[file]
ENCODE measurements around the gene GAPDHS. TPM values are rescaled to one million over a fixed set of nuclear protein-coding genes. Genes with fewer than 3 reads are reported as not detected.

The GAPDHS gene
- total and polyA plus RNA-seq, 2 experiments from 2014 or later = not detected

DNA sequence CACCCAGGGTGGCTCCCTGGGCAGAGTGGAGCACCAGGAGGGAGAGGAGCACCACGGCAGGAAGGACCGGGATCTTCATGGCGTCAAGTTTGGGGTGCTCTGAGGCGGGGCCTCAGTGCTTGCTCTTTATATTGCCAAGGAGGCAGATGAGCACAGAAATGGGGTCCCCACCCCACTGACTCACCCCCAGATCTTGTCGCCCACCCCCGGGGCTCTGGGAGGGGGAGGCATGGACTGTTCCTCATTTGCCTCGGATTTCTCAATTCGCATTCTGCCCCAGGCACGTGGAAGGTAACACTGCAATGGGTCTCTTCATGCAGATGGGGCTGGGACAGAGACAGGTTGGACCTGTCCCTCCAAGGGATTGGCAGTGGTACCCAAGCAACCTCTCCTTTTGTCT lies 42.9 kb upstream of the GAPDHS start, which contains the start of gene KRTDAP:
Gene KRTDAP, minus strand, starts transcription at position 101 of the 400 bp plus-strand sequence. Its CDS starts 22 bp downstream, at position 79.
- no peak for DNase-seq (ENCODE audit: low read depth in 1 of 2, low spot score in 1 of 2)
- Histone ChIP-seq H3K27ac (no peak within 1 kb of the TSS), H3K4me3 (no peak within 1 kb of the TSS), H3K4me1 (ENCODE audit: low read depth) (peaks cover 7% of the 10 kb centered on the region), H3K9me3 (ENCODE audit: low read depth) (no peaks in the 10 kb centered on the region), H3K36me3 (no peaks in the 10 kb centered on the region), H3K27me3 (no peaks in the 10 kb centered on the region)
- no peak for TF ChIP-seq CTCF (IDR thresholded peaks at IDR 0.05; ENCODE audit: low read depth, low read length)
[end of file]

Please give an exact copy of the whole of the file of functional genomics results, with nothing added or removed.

ENCODE measurements around the gene GAPDHS. TPM values are rescaled to one million over a fixed set of nuclear protein-coding genes. Genes with fewer than 3 reads are reported as not detected.

The GAPDHS gene
- total and polyA plus RNA-seq, 2 experiments from 2014 or later = not detected

DNA sequence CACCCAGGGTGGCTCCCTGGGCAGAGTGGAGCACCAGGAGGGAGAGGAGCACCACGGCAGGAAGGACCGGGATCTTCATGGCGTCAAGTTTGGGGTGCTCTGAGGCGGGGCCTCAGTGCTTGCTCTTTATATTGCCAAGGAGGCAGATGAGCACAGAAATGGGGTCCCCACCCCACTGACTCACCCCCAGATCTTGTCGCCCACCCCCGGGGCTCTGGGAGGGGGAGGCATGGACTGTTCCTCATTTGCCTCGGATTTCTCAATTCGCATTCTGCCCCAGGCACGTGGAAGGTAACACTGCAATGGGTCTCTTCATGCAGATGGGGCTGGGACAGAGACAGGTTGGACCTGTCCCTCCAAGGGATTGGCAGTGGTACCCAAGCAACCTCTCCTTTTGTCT lies 42.9 kb upstream of the GAPDHS start, which contains the start of gene KRTDAP:
Gene KRTDAP, minus strand, starts transcription at position 101 of the 400 bp plus-strand sequence. Its CDS starts 22 bp downstream, at position 79.
- no peak for DNase-seq (ENCODE audit: low read depth in 1 of 2, low spot score in 1 of 2)
- Histone ChIP-seq H3K27ac (no peak within 1 kb of the TSS), H3K4me3 (no peak within 1 kb of the TSS), H3K4me1 (ENCODE audit: low read depth) (peaks cover 7% of the 10 kb centered on the region), H3K9me3 (ENCODE audit: low read depth) (no peaks in the 10 kb centered on the region), H3K36me3 (no peaks in the 10 kb centered on the region), H3K27me3 (no peaks in the 10 kb centered on the region)
- no peak for TF ChIP-seq CTCF (IDR thresholded peaks at IDR 0.05; ENCODE audit: low read depth, low read length)